Wolitzer has written a scathing, perceptive, and brillantly funny book about the egotism of men and the keeping-the-peace compromises of women. A shocking secret is revealed at the end. (The recently released movie with Glenn Close is also very good.)

Listed here Fall/Winter 2018

(Memoir) Educated

By Tara Westover

This is one of the best books I've read in the last twenty years! Tara Westover, raised in a violent, fundamentalist Mormon household in the outback of Idaho, first enters a classroom at the age of seventeen as a first year student at Brigham Young University. There she has to learn not only the building blocks of academics, but the fundamentals of personal hygiene, and how to properly clothe herself. Brilliant, determined, and driven, she ends up at Cambridge in England receiving a Ph.D in political history at the age of twenty-seven. In the process of being educated, her eyes have been opened to advanced education and world travel, but she has also had to grieve the loss of family members who will never accept what she has become. This Memoir is pure courage.

Listed here Summer 2018

(Memoir) Happiness: The Crooked Little Road to Semi-Ever After

By Heather Harpham

Heather Harpham writes exquisitely of her family's journey with the life-changing illness of their child who is born with a rare blood disease. Their toddler Gracie is finally saved her baby brother's stem cells, the financial generosity of friends and strangers, and her parents' unwavering perseverance, deep love, and belief in her future.

Listed here Summer 2018

(Non-Fiction) Option B: Facing Adversity, Building Resilience, and Finding Joy

By Sheryl Sandberg and Adam Grant

This book is part Memoir, part research book on resilience. After losing her beloved husband Dave, when they both were in their forties, Facebook CEO Sheryl Sandberg writes very personally about loss and grief and what is useful in trying to survive and in creating Option B. I'm grateful someone like Sheryl Sandberg was willing to step up and be honest about the horrendous devastation of grief and the eventual possibility of recovery and even joy.

Listed here Winter/Spring 2018

(Fiction) The Ninth Hour

By Alice McDermott

This acclaimed novel about an Irish Catholic community in Brooklyn at the beginning of the twentieth century is a gripping tale of the varieties of sacrificial love. Master storyteller Alice McDermott draws us in and holds us until the shocking and grace-filled end.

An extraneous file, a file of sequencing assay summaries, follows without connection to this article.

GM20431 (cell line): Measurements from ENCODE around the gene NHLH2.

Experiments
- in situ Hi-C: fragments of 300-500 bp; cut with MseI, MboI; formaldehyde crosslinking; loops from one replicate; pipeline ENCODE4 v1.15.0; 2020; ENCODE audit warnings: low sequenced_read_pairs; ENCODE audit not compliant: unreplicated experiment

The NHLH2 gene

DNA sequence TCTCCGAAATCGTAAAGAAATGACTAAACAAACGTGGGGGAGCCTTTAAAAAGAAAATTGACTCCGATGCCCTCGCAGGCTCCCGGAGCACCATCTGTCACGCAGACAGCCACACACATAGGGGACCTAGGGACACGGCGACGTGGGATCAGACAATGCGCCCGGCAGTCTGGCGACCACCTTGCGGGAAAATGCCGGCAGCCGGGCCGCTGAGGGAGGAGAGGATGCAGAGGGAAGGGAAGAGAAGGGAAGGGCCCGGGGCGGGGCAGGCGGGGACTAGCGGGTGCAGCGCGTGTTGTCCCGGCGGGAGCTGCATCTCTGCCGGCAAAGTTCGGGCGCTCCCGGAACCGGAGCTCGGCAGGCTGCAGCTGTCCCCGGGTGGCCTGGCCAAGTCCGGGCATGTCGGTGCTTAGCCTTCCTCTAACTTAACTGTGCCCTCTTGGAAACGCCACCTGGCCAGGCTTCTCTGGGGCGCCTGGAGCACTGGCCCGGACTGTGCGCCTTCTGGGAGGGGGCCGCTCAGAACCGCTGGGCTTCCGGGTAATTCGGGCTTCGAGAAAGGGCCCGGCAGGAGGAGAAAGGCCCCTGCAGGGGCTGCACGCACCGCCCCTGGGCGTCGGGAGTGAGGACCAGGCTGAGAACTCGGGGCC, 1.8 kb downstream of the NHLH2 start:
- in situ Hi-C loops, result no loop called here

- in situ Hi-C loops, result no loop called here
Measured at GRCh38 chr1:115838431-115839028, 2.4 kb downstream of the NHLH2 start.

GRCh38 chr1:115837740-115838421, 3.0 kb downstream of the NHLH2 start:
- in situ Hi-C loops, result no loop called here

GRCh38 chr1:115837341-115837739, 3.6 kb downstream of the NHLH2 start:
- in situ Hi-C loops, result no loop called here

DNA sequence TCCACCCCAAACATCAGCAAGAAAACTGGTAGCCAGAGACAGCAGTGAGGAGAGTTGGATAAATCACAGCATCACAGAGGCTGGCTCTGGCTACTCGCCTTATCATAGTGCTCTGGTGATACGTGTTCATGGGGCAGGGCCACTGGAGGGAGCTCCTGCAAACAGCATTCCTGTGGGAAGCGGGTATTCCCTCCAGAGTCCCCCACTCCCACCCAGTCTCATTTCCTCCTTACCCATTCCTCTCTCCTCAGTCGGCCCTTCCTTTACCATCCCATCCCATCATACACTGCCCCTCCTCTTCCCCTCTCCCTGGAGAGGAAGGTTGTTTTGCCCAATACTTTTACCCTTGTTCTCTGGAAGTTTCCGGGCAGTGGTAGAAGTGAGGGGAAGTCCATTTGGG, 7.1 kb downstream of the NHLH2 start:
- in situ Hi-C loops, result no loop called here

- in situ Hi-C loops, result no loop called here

Listed here Winter/Spring 2018

(Non-Fiction) No Time Like the Present: Finding Freedom, Love, and Joy Right Where You Are

By Jack Kornfield

Buddhist teacher Jack Kornfield has produced another spiritual classic in this 2017 release. It is an enticing book about spiritual freedom and in-the-present living filled with memorable stories and highly useful practices.

Listed here Summer 2017

(Fiction) Grief Cottage

By Gail Godwin

Gail Godwin writes perceptively of fears and vulnerabilities, this time helping us to comprehend the complex grief of orphaned Marcus, an eleven-year-old boy who discovers strange comfort in his only living relative, boldly flawed Aunt Charlotte. I agree with author John Irving who says, "I've long thought of Gail Godwin as a present-day George Eliot-our keenest observer of lifelong, tragically unwitting decisions."

Listed here Summer 2017

(Non-Fiction) Blessed Relief: What Christians Can Learn from Buddhists about Suffering

By Gordon Peerman

This book is a must read for all ministers, therapists, and spiritual directors. It is one of the best books I've read in the last decade about non-attachment, healing, and living in the present moment. I wish I could have had access to it years and years ago as a young pastor! I would have possessed a lot more equanimity and a lot less judgment. Peerman brings to this fine book all of his accumulated wisdom as an Episcopal priest, a therapist, and as a Buddhist-Christian.

Listed here Summer 2017

(Fiction) Saints for All Occasions

By J. Courtney Sullivan

This is a gorgeous novel about the loneliness and lostness of being an immigrant, the unwavering and sometimes undeserved allegiance to the Roman Catholic church, and the enduring love of a large Irish Catholic family. I could not put it down.

Listed here Summer 2017

(Non-Fiction) Big Magic: Creative Living Beyond Fear

By Elizabeth Gilbert